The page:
Few things are more despicable, annoying and damaging than TV advertising in three categories:
2. Law Firms (ambulance chasers)
3. Election Candidates
I have not tried to track this, but I’m convinced that these three categories represent at least 50% of the advertising time on the TV channels I watch at the times that I watch television. I understand that we will probably not get rid of them, unless we all stop watching television (which would not be such a bad thing), but that is too high a price for me who loves to watch sports, news channels, Discovery, National Geographic and HGTV.
I hope and suspect that you are with me: who can possibly not gag as we get bombarded with commercials for Viagra, Cialis, T-gel or Monistat? Do we really want to become even more litigious as a society with only the ambulance chasers as beneficiaries? And why would we permit candidates for public office to advertise anything but the plans they have for addressing our societal challenges?
First the case of pharmaceuticals, specifically prescription drugs. I will contend that the manufacturers and marketers of these drugs have no business advertising them directly to consumers who lack even the basic knowledge and understanding of the pros and cons of a drug and can’t buy them anyway without a prescription. Advertising is heavily weighted towards new, patented and therefore expensive and somewhat risky drugs. You will know the risky side because of the frightening litany of possible adverse side-effects that has to be included in the advertisement (which makes you wonder why anyone would even want to go on any of these medications).
My objection is that pharmaceuticals should only be advertised to the professionals who can prescribe and sell them, physicians and pharmacists. Only these professionals can make the judgment, from the plethora of available options, what particular medication to prescribe for a particular patient at a particular time. They should not be pressured by their patients demanding a specific drug they saw advertised on TV. Advertising of pharmaceuticals works against the use of generic drugs, which need to be promoted in the public interest if we ever are getting serious about bringing down the cost of healthcare in America. Commercials for prescription drugs are not only tasteless, inappropriate for young audiences who are nevertheless submitted to them, but outright dangerous and damaging to public health.
TV advertisements for pharmaceuticals, if they cannot be banned completely, should carry a mandatory caution statement: “If your gag reflection lasts more than four hours you should immediately see a doctor.”
The case of personal injury lawyers is no different. We can only ruefully long back for the time, not too long ago, that the profession itself, represented by the American Bar Association, deemed advertising its services to the public unprofessional. The Chicago Bar Association held that "the most worthy and effective advertisement possible...is the establishment of a well-merited reputation for professional capacity and fidelity to trust". But it was the Supreme Court that, in a 1977 ruling in the case of Bates vs the State of Arizona, decided that banning advertising infringed on the First Amendment right of free speech.
My objection here is that we don’t need more but less litigation in our society (no developed country is more litigious than ours) and that TV advertising lures the injured to the loudest and cheapest advertised law firms rather than the most reputable and professional. The Chicago Bar Association had it just right, but was overruled by the highest court of the land.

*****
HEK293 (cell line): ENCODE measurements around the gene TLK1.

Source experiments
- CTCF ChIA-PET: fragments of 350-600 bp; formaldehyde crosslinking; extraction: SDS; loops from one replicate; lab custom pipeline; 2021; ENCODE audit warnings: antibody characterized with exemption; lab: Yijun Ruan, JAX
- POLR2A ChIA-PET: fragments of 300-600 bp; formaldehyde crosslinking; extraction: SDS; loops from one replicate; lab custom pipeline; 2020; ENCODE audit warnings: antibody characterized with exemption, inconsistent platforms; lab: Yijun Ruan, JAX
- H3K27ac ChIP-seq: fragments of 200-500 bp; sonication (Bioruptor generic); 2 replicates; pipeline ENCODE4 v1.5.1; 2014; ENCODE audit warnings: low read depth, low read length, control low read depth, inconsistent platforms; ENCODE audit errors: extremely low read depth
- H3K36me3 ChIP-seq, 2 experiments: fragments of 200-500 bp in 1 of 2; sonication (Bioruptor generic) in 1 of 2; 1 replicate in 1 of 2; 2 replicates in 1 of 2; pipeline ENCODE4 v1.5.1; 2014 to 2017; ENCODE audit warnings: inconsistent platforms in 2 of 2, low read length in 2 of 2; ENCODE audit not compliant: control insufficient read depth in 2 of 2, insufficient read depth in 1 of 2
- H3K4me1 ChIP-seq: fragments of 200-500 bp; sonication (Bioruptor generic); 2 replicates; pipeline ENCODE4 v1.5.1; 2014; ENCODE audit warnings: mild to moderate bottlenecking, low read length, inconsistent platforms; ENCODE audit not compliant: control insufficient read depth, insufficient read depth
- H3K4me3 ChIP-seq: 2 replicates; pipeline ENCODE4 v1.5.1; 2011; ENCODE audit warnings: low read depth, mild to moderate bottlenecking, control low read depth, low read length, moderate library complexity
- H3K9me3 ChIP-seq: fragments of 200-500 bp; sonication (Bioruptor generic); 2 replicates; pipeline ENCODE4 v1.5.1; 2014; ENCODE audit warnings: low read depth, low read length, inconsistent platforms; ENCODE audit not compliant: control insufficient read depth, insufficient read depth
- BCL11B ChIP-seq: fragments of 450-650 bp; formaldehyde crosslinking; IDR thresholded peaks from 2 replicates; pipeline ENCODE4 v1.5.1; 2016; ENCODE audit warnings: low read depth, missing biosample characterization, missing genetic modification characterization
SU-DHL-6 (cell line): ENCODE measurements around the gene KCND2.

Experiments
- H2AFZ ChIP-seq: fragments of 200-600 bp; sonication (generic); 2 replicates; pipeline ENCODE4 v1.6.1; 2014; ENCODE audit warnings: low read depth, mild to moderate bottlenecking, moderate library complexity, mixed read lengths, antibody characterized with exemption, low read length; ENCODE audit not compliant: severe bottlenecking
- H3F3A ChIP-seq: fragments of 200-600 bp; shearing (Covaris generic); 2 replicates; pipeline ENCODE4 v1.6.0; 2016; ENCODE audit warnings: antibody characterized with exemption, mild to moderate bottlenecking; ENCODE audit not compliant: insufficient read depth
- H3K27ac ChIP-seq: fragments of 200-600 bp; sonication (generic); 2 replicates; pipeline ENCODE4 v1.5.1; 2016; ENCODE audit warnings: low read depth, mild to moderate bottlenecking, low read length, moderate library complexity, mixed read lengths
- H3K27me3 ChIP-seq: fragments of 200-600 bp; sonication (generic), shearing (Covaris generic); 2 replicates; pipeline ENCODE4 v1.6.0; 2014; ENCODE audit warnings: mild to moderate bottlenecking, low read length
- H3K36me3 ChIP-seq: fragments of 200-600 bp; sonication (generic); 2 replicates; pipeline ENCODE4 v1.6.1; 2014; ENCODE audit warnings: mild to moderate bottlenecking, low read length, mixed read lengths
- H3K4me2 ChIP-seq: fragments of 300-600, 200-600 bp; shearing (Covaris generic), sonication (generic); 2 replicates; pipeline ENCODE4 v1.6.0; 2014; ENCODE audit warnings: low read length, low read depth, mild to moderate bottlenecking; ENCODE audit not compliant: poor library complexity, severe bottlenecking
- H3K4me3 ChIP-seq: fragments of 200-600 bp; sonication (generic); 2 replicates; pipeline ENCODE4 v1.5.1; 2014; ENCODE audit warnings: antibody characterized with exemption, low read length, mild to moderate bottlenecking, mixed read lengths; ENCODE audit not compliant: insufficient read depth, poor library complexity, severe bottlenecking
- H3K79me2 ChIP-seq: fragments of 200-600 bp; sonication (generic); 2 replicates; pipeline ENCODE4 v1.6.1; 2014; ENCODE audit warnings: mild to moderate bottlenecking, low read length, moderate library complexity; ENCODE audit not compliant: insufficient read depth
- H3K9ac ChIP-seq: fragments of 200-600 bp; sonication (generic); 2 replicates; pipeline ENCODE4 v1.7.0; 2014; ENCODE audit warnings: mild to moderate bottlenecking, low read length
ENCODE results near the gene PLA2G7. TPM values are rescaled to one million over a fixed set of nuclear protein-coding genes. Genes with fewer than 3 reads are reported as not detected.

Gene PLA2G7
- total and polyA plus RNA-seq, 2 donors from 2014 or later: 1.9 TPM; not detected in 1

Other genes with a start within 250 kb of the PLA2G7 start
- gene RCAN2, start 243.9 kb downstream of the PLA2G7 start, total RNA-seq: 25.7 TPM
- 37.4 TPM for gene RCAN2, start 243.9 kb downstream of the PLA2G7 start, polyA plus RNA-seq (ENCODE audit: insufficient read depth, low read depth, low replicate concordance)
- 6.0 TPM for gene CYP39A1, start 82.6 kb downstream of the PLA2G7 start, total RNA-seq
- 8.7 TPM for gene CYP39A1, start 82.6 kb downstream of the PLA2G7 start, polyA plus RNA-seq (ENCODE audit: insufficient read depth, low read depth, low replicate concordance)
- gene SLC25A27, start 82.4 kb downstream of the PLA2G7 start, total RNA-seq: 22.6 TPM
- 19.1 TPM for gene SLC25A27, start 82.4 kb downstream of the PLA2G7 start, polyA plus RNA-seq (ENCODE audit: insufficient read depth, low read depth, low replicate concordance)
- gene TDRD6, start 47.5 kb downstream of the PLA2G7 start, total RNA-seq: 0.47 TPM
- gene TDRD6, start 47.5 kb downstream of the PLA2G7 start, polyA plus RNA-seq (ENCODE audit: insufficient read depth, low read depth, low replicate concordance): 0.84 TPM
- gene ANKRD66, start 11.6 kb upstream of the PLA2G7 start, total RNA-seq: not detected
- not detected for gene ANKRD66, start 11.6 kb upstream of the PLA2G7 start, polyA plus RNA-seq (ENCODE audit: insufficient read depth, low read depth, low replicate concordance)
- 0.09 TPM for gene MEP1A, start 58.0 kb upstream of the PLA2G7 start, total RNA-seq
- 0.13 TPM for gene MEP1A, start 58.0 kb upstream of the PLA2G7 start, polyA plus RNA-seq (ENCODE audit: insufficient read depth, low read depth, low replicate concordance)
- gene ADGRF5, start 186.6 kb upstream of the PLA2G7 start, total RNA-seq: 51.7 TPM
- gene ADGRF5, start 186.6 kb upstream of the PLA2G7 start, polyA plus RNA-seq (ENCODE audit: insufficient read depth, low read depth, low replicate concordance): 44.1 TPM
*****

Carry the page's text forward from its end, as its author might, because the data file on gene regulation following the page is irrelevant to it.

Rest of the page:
The case of election candidates is only different in the sense that it is a seasonal phenomenon that occurs when national elections are on the horizon. But boy, once it starts – and it starts way too early - there seems to be no end to it. Here too we have the First Amendment to the Constitution to thank for the blessing of abundant, mind numbing, misleading and repetitive advertising. As far as I can see the only beneficiaries of this interpretation of the First Amendment are the owners of the TV stations and the cable companies who have a bonanza every couple of years because of the frequency and breadth of our national elections. You have to wonder how many of them would cease to exist if this gravy train did not come along with predictable regularity.
The most serious objection I have in this case is that there is no requirement of informative content. On the contrary in political advertising it is “anything goes”. We call it negative advertising for a reason. There is a cottage industry built on tracking the veracity of political advertisements and the “truth meter” hardly ever hits the top. As distasteful it is to be putting down your opponent with half-truths, out-of context references or even complete lies, the real damage to the public is done by the fact that candidates have no obligation whatsoever to explain in their advertisements what they will and will not do once they are elected. In fact, they work very hard at keeping the voters guessing, knowing full well that they would not be elected if they disclosed their agenda beforehand. How can a candidate, once chosen, ever declare that he has a mandate when he never declared up front what he stands for?
Will the time ever come that we will rid ourselves of TV commercials for things that should not be advertised at all to the public at large? Don’t hold your breath, but if that time comes: “You want to be ready when the time is right”, if you know what I mean!